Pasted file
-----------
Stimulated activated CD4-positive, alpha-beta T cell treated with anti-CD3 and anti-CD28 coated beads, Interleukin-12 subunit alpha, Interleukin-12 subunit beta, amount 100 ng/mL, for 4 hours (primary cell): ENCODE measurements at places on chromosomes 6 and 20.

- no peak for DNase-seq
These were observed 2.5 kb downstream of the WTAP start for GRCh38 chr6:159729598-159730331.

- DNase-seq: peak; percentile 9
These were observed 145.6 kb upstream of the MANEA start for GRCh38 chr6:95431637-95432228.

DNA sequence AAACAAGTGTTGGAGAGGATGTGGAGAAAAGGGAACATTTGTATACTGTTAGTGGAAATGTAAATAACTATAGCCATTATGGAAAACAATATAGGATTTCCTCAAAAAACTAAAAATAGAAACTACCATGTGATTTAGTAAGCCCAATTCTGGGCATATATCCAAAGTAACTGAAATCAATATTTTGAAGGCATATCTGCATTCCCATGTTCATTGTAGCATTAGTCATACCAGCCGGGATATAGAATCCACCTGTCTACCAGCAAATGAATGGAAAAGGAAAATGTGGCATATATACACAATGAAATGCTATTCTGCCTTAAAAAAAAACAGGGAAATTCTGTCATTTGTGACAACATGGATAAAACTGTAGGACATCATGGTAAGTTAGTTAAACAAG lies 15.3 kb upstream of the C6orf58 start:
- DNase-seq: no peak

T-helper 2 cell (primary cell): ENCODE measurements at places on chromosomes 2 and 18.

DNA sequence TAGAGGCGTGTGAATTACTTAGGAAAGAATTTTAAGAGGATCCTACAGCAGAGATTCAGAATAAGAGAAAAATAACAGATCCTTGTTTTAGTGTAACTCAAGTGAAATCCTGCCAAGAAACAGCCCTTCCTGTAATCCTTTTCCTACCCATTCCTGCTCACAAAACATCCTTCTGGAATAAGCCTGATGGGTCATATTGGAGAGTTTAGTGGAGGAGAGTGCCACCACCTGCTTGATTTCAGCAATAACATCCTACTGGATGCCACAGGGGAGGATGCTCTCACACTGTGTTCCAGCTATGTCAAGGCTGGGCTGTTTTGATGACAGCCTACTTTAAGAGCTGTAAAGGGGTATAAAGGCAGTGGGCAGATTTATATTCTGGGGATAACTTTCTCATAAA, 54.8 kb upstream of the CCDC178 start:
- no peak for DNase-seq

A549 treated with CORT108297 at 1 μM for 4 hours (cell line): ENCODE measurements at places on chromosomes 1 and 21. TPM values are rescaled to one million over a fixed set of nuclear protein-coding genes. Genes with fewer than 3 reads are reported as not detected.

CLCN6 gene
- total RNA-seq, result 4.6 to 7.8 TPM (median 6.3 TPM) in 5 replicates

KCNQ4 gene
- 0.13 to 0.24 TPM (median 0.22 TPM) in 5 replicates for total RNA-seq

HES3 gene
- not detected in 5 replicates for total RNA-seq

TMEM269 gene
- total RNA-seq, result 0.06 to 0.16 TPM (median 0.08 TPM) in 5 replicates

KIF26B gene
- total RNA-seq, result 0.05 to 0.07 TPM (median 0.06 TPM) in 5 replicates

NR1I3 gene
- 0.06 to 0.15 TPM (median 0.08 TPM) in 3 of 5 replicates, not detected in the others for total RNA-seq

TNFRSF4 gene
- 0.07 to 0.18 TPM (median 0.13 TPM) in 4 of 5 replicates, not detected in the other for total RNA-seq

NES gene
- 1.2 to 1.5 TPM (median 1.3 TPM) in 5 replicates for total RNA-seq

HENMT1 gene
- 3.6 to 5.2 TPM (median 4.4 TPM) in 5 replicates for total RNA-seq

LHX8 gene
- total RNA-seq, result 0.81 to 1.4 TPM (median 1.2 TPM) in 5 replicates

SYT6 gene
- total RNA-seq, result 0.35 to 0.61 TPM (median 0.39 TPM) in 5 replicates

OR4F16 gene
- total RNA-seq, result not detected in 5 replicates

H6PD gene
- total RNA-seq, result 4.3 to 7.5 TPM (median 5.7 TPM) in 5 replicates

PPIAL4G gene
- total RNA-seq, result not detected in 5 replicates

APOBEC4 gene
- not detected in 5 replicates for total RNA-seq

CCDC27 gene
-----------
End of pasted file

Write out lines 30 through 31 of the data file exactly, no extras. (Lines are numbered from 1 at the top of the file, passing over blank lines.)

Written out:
LHX8 gene
- total RNA-seq, result 0.81 to 1.4 TPM (median 1.2 TPM) in 5 replicates